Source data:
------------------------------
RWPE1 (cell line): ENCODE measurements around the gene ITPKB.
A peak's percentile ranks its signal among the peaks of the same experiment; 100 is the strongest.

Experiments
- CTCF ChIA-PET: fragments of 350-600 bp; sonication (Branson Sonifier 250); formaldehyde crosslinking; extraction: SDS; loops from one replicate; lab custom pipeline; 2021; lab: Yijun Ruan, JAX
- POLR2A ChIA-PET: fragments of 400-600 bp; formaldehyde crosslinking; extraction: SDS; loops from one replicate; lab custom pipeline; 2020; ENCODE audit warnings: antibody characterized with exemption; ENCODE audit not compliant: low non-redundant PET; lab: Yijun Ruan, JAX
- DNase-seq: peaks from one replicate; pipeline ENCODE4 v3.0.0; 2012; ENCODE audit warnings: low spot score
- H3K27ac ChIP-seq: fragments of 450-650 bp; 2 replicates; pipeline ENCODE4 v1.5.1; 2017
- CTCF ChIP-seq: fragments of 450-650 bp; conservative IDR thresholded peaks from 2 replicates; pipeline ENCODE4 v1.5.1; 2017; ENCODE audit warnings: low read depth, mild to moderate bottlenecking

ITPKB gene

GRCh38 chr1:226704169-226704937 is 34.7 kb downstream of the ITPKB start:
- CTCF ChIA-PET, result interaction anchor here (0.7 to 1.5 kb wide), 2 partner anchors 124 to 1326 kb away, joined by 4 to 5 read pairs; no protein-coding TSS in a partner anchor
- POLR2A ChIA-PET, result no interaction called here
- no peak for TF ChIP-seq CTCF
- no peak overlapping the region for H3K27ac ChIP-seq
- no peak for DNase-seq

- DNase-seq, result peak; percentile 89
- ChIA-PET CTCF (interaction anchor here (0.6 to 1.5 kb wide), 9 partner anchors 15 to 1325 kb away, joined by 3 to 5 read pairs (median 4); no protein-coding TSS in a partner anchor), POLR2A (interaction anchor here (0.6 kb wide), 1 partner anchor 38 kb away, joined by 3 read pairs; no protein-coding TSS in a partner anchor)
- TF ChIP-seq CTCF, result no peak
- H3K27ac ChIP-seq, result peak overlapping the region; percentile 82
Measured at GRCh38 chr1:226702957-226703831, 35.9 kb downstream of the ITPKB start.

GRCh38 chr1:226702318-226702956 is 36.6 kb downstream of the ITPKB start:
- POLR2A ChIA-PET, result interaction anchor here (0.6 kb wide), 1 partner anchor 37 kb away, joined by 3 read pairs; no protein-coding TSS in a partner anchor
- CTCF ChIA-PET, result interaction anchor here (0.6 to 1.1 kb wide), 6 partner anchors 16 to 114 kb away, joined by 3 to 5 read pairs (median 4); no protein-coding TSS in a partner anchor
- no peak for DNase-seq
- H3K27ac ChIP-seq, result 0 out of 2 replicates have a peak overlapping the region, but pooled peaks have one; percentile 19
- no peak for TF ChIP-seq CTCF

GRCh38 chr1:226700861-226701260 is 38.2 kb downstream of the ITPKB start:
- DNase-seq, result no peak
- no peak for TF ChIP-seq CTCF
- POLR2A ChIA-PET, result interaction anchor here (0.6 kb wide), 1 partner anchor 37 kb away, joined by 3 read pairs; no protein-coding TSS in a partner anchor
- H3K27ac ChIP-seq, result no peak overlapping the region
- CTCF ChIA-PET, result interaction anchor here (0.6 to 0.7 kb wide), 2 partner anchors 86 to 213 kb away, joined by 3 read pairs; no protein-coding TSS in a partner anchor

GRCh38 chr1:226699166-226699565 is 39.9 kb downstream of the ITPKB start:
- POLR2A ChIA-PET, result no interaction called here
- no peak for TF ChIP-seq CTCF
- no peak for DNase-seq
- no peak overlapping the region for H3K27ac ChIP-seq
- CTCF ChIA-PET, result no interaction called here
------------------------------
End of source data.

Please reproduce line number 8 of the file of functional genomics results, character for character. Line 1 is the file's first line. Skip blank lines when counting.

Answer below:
- CTCF ChIP-seq: fragments of 450-650 bp; conservative IDR thresholded peaks from 2 replicates; pipeline ENCODE4 v1.5.1; 2017; ENCODE audit warnings: low read depth, mild to moderate bottlenecking